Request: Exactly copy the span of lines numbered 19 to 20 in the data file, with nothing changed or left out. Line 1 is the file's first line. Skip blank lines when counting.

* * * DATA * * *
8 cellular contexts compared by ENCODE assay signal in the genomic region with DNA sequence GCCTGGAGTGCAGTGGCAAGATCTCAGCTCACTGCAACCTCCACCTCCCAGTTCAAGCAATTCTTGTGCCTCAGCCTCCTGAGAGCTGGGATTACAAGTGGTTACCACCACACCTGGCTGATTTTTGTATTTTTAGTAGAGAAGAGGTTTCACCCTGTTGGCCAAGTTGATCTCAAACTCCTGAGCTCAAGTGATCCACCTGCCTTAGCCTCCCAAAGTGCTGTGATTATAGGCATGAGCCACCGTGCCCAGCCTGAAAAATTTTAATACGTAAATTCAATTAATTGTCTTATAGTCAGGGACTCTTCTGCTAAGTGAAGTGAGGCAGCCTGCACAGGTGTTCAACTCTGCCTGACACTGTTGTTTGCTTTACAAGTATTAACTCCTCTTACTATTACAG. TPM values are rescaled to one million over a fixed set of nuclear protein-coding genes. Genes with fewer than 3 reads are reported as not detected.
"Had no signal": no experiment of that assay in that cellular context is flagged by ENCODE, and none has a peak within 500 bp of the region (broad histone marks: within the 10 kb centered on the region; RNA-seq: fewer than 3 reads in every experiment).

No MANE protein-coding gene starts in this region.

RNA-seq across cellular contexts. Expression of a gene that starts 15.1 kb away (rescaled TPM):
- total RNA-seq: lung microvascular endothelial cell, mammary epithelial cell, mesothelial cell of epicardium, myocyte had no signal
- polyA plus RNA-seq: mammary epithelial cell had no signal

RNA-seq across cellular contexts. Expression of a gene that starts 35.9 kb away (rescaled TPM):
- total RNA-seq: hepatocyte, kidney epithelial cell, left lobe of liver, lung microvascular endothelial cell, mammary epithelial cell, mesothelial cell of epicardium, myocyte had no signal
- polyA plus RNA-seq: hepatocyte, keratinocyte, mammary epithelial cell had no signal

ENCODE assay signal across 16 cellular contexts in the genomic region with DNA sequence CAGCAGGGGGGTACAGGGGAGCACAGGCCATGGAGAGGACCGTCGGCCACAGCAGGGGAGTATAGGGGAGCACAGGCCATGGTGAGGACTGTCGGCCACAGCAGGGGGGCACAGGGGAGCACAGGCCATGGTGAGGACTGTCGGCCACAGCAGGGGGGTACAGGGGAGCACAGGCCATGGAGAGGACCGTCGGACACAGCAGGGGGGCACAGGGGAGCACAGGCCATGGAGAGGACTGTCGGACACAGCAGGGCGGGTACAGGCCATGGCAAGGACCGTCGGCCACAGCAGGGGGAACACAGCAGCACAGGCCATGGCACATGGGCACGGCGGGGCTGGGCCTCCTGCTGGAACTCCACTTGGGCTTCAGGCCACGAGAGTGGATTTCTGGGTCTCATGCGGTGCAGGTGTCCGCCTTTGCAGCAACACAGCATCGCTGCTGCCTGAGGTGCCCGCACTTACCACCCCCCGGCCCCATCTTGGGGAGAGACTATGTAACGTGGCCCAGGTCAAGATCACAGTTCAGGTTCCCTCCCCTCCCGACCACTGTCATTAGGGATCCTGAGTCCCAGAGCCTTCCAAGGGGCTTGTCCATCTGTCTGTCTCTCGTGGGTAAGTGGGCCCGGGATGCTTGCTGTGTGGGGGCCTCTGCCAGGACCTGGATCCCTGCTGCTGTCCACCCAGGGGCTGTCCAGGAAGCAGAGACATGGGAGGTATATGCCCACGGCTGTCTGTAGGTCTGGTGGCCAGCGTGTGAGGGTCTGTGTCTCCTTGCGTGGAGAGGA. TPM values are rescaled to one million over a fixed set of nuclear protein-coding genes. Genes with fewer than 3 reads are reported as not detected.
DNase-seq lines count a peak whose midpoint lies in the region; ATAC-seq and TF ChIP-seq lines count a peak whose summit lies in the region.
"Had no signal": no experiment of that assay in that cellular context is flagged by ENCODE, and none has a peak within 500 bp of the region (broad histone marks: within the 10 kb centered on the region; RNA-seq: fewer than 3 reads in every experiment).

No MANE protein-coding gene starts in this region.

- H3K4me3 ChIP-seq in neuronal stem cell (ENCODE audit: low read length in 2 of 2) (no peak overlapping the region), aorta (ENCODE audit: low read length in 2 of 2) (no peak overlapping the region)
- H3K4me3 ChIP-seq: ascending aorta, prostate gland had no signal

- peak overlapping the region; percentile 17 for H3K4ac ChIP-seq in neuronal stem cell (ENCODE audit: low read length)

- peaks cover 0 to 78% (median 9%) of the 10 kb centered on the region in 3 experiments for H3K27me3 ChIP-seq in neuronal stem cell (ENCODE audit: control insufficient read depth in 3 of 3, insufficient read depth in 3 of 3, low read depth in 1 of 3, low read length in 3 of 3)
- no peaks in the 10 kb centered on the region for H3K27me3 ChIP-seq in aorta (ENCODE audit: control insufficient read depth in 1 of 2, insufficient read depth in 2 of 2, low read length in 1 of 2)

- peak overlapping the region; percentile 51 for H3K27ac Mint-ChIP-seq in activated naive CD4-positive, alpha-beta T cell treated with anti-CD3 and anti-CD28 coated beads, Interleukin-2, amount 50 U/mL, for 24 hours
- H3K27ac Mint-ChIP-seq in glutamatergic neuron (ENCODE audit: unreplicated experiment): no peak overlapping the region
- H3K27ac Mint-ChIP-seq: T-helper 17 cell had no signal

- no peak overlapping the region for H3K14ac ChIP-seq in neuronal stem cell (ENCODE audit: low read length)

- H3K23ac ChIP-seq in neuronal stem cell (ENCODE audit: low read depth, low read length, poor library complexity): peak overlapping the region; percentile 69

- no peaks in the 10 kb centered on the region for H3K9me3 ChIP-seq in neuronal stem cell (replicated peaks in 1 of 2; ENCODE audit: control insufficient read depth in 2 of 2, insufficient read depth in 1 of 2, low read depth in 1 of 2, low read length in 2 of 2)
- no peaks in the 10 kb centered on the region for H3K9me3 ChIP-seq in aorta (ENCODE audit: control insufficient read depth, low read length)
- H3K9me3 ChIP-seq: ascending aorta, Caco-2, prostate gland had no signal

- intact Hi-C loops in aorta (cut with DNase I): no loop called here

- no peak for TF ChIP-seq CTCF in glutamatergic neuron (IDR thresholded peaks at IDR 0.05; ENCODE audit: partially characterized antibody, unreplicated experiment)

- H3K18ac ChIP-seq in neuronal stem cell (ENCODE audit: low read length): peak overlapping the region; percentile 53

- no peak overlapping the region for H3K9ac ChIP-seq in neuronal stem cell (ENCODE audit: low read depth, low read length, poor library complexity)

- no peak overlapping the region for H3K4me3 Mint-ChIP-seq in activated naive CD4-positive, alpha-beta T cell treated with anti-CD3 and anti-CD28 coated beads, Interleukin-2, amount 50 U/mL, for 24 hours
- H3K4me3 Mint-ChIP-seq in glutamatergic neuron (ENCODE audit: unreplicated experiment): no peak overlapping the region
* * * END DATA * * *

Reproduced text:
- peak overlapping the region; percentile 51 for H3K27ac Mint-ChIP-seq in activated naive CD4-positive, alpha-beta T cell treated with anti-CD3 and anti-CD28 coated beads, Interleukin-2, amount 50 U/mL, for 24 hours
- H3K27ac Mint-ChIP-seq in glutamatergic neuron (ENCODE audit: unreplicated experiment): no peak overlapping the region